When [the collective] were talking about decision making on racism or certain things, they didn’t invite me or Manny, the two Iranians, to the meeting […] We were not dark enough to be black, […] so sometimes we were excluded from decision making on racism. […] You see, we were Third World women, from the Third World country […] We were foreigner.’
Farzaneh’s experiences reveal the difficulties of fitting personal experiences of racialisation into available political categories. As Natalie Thomlinson has documented, activists were open about the difficulties in sustaining ideas of African-Asian unity within the Black women’s movement. It proved even harder to fit women of colour who did not identify as of African or Asian heritage. Farzaneh evoked an alternative lexicon of Third Worldism rooted in national liberation struggles and it became a prominent vehicle for SR contributors in their attempts to evolve a new politics for the magazine in the 1980s.
The SR ‘Black Women’s Issue’ published in October 1983 acknowledged and explored the tensions Farzaneh evoked. Its editorial noted that alongside the tensions between white and Black women, there had also ‘been splits among the Black/Third World women [around] the question of what is Black? How do we define a Black/Third World Woman?’ Manny and Farzaneh were keen to probe these questions further; they published a dialogue with the activist group Southall Black Sisters in SR March 1984 that explored the competing categories of Black, ‘women of colour’ and Farzaneh’s own preferred category, ‘Third World women’. The 1984 dialogue presented a tentative, contested account of how ‘Black’ was used within feminist struggles. Farzaneh brought to the debate a broad sense of socialist and anti-colonial commitments: ‘you couldn’t be feminist without being a socialist, […] you need to change the whole system.’ ‘Third World’ indicated a critical, holistic sense of the geopolitical power structures that shaped trade and world alliances, as well as the qualities of specific places located in the global South.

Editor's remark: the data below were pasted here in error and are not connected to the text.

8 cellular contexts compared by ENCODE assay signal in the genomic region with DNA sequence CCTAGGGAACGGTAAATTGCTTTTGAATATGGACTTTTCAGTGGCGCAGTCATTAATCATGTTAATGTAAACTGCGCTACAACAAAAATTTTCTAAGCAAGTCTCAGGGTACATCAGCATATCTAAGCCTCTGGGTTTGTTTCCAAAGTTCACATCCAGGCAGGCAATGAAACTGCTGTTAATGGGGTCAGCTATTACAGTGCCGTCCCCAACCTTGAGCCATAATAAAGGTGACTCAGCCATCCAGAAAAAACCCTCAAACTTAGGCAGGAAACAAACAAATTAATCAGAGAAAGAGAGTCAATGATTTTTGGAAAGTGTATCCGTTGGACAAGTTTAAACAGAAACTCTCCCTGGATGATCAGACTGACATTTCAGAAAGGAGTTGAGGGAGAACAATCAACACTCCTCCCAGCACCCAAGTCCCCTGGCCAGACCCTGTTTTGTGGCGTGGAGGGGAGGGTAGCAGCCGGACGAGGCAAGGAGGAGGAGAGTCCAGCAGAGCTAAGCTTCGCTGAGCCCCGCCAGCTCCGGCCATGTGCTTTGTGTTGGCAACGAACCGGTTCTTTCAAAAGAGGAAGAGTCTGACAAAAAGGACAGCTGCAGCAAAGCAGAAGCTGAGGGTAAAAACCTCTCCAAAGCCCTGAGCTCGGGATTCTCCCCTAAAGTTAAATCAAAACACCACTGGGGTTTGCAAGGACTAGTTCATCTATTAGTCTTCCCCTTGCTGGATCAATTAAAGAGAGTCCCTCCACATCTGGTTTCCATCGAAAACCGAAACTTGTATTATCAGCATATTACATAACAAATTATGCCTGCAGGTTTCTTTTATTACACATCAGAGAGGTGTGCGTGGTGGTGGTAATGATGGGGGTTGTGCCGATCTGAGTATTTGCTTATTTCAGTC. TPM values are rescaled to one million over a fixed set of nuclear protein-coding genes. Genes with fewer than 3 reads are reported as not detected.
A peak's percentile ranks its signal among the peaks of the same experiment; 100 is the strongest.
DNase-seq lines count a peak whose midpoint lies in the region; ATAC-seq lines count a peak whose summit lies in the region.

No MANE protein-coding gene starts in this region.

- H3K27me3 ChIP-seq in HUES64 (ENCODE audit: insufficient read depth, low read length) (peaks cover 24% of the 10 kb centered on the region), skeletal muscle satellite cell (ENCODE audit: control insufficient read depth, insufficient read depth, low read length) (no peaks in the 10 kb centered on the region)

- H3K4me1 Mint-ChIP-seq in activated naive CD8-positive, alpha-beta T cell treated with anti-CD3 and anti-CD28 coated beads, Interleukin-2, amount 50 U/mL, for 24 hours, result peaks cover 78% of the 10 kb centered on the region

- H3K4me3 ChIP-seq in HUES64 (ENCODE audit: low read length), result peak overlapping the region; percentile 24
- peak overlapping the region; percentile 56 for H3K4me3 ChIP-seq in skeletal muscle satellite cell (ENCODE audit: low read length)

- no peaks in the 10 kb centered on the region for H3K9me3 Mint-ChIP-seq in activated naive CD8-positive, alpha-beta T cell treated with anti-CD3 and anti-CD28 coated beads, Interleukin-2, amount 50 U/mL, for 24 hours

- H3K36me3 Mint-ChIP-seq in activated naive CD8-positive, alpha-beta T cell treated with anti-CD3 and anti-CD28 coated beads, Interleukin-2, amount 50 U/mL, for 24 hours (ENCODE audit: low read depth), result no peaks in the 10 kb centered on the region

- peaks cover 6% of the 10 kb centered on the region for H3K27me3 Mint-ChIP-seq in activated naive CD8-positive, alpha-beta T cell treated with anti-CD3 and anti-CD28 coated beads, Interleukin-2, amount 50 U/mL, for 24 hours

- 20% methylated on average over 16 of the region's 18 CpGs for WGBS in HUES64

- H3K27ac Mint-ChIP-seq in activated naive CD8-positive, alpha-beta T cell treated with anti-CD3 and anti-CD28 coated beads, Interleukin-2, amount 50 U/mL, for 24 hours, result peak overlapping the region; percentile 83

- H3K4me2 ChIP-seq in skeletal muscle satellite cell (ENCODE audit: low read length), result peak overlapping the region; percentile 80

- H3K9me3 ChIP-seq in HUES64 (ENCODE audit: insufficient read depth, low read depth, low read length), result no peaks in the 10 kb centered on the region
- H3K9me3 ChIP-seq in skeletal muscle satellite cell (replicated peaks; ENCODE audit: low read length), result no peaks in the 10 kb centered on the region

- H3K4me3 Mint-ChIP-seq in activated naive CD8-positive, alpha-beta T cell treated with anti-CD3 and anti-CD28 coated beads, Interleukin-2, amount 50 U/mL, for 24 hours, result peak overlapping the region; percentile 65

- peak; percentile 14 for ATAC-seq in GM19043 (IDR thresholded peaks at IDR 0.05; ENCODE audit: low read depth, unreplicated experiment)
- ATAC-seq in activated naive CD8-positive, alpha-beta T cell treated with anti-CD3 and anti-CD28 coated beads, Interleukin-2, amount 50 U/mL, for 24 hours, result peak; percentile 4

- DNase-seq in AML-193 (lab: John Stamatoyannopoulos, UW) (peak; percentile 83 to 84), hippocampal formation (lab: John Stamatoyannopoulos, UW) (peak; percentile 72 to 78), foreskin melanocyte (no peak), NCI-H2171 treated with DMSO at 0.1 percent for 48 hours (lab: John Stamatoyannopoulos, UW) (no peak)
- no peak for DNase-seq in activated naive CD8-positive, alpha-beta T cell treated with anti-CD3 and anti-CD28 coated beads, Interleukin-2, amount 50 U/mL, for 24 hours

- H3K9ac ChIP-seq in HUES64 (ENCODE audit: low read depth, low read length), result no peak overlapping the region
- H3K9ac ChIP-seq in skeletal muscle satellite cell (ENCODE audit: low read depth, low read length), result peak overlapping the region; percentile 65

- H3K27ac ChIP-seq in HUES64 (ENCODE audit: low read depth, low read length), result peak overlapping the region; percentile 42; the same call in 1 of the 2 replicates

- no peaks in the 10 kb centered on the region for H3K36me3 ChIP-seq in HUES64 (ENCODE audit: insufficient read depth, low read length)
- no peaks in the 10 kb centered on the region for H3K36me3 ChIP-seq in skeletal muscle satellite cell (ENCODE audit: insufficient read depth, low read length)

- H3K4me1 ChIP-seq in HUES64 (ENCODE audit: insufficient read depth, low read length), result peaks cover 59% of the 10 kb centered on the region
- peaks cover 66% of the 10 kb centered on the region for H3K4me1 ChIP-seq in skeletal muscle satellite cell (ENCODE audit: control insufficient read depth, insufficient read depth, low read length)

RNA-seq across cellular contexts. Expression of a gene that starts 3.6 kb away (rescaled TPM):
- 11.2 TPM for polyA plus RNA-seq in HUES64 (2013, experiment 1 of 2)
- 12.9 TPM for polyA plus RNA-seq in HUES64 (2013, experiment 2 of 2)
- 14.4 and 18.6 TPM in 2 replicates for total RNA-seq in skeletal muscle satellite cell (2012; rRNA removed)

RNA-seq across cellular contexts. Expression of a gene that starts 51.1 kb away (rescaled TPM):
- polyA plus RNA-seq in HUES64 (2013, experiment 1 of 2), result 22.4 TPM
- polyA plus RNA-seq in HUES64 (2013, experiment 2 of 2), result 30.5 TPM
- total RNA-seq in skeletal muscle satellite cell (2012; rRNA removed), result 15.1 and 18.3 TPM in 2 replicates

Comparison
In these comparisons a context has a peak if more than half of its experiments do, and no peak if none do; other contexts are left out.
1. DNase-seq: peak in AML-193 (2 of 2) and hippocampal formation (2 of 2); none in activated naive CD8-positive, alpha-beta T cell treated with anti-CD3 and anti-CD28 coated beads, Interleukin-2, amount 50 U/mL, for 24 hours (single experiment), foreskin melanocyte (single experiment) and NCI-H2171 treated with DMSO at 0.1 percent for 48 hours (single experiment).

A different global South or ‘Third Worldist’ perspective emerged in the experiences of Tsehai Berhane-Selassie (1946-). She had joined the SR collective in the autumn of 1984, and her involvement reflects the growing prominence of ideas of ‘Third World’ development. Berhane-Selassie was born into an elite Ethiopian family, critics of the rule of Haile Selassie. She came to the UK to study for a doctorate at Oxford University, after the Marxist-Leninist coup in 1974 led to political persecution in Ethiopia. She was shaped politically by the jailing of her father by the revolutionary government on account of his class status, despite his record of opposition to Haile Selassie. Like Farzaneh, living through a revolution made Berhane-Selassie acutely sensitive to the problems of dogmatic or violent political interpretations and their relevance to specific local struggles.
She thus arrived in Oxford with a strongly developed sense of the complexities of postcolonial struggles. After her studies, Berhane-Selassie moved to London and by chance, answered an advert for a Spare Rib worker. She knew little about the magazine, and only later became aware of the deep discontent of Black collective members. In an oral history interview she noted that the SR collective, ‘accepted me because an incident had just taken place. The Black British, as they called themselves then, and the white British had clashed and they had all walked out.’ Berhane-Selassie recalled her own contribution of a ‘Third World’ perspective to this tense situation:
‘I negotiated with the sisters there and I was very much taken in by sisterhood, it went along somehow with this universal human being was neither white nor black nor male or female which is what I’m coming from. So sisterhood was one thing I used to write about, or was happy to participate in, and development, education. Development for women. Development with women. Development of women in the Third World especially Africa.’
In contrast to Farzaneh’s holistic Marxist sense of ‘Third World’, for Berhane-Selassie, it connoted anti-poverty initiatives and self-empowerment. This was no less critical a politics, with roots in ideas of underdevelopment and dependency theory. Berhane-Selassie repeatedly reported in SR on the inequities that shaped the working lives, health and land rights of women across the global South, as well as the political oppression of South Africa’s apartheid state. She was alert to the neo-colonial qualities of relationships between ‘First’ and ‘Third Worlds’, particularly in relation to the mass fundraising to relieve African famines in the 1980s such as Band Aid, Live Aid and Sport Aid.